The impact of vehicle electrification technologies on vehicle design and the aftermarket is huge. Trends in electrification, connectivity and specific market drivers and cost considerations are behind the technology choices and roadmaps that the industry is adopting. Vehicle powertrain, system and component electrification has been ongoing for more than two decades. Vehicle powertrain electrification (48-volt hybrids; hybrid electric vehicles; plug-in hybrid electric vehicles; battery electric vehicles; and fuel-cell electric vehicles) have seen limited acceptance in the U.S. market. In 2016, internal-combustion gas engines accounted for 94% of sales, diesel engines 2%, and electrified vehicles 3% of all vehicles sold in the United States. However, vehicle emissions regulations in virtually every major global market will likely require substantially increased electrification in the coming years.

Electrification is also playing a major role in helping OEMs achieve a corporate average fuel economy (CAFE) of more than 35 mpg for the ’17 models that are already being rolled out. CAFE requirements gradually rise to 41 mpg by 2021 and 54.5 mpg by 2025. While consumer acceptance will be challenging—in part due to the relatively cheap price of gas—the technology shift appears to be happening.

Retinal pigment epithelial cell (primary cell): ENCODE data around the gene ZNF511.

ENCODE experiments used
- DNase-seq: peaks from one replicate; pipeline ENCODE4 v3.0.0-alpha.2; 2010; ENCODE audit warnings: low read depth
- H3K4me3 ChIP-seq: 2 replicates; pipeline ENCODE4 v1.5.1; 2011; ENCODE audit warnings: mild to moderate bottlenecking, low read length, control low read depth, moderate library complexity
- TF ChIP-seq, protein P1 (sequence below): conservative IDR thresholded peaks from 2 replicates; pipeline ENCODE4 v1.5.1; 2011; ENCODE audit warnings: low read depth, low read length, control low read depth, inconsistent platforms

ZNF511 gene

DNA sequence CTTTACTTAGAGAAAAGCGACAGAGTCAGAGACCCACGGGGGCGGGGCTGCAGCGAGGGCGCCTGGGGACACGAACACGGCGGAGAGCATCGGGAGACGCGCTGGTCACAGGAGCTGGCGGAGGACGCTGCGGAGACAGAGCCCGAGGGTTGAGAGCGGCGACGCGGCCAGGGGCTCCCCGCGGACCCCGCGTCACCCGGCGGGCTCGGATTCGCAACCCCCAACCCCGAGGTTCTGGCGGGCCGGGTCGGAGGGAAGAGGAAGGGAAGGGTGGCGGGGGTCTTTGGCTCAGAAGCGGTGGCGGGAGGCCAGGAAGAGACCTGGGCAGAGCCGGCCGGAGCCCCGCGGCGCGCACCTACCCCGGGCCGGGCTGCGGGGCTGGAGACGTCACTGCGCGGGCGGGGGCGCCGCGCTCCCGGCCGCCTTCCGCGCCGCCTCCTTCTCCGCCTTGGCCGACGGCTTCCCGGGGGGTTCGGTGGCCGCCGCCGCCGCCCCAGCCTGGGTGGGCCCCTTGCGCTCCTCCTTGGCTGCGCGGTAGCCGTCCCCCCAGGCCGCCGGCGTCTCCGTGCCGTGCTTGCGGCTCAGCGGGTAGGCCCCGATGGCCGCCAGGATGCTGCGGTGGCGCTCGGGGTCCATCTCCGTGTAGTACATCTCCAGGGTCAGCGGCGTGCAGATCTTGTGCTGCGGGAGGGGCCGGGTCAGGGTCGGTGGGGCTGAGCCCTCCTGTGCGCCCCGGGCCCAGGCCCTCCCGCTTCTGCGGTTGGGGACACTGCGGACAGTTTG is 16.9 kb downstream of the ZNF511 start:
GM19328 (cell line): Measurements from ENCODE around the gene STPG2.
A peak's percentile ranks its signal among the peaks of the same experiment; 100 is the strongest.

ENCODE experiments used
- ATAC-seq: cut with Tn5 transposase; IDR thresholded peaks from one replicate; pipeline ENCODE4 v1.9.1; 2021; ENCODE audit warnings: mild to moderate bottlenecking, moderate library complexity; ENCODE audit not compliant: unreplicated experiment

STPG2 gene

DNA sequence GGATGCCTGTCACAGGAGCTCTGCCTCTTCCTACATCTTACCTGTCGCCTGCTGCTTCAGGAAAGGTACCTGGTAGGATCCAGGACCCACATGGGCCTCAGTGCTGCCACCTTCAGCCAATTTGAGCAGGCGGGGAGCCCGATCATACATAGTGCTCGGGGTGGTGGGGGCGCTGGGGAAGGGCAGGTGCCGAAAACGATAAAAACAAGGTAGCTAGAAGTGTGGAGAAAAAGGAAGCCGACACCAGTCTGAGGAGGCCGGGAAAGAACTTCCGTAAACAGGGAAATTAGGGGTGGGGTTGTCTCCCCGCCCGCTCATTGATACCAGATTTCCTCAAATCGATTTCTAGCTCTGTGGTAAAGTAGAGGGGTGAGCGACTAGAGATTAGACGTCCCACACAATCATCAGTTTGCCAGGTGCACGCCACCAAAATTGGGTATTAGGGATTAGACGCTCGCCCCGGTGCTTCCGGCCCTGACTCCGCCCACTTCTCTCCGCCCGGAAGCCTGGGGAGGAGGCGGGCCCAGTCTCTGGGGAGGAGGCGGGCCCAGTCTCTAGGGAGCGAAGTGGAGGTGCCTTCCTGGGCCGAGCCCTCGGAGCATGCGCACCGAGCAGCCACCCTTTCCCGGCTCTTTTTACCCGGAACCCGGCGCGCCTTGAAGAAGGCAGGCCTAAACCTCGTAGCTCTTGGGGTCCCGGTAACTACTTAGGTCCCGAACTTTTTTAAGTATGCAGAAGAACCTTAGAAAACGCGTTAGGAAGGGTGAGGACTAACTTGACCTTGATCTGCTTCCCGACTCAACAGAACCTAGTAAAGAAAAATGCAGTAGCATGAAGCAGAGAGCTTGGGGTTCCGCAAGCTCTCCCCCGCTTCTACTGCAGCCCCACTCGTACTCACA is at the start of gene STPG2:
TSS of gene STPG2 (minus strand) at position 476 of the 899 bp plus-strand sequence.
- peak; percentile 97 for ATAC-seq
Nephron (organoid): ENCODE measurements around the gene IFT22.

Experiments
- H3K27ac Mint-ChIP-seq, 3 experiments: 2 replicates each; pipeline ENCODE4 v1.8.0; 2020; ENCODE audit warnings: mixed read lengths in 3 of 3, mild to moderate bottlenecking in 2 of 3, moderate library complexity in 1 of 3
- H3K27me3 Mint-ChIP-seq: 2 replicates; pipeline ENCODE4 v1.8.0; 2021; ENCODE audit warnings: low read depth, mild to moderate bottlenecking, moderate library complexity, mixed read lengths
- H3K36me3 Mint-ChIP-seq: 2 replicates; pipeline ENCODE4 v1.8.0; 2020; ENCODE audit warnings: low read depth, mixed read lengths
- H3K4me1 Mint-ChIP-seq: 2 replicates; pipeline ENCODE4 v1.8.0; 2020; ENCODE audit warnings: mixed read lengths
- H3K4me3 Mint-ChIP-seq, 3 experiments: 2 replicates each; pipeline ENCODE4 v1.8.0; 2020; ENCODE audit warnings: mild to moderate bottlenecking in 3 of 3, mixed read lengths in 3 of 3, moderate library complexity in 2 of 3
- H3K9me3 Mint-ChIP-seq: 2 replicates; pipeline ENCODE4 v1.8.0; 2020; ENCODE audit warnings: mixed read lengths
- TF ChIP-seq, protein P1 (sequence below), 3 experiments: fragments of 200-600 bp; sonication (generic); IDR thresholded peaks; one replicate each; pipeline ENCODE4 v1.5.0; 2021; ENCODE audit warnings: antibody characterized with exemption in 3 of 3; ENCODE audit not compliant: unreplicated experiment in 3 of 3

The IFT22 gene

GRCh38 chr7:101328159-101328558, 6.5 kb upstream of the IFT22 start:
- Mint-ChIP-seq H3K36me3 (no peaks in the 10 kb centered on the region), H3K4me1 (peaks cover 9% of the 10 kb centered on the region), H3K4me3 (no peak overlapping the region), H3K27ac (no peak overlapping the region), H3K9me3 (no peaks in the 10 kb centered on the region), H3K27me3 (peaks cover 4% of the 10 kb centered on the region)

The ’17 Chevrolet Bolt EV is a battery-electric vehicle with more than 200 miles of range on a full charge while also featuring advanced connectivity technologies. There may be more electrified vehicles 15 years from now than there are internal-combustion engines. New 48-volt vehicle systems will provide power for advanced safety technologies as well as new performance products such as electric superchargers.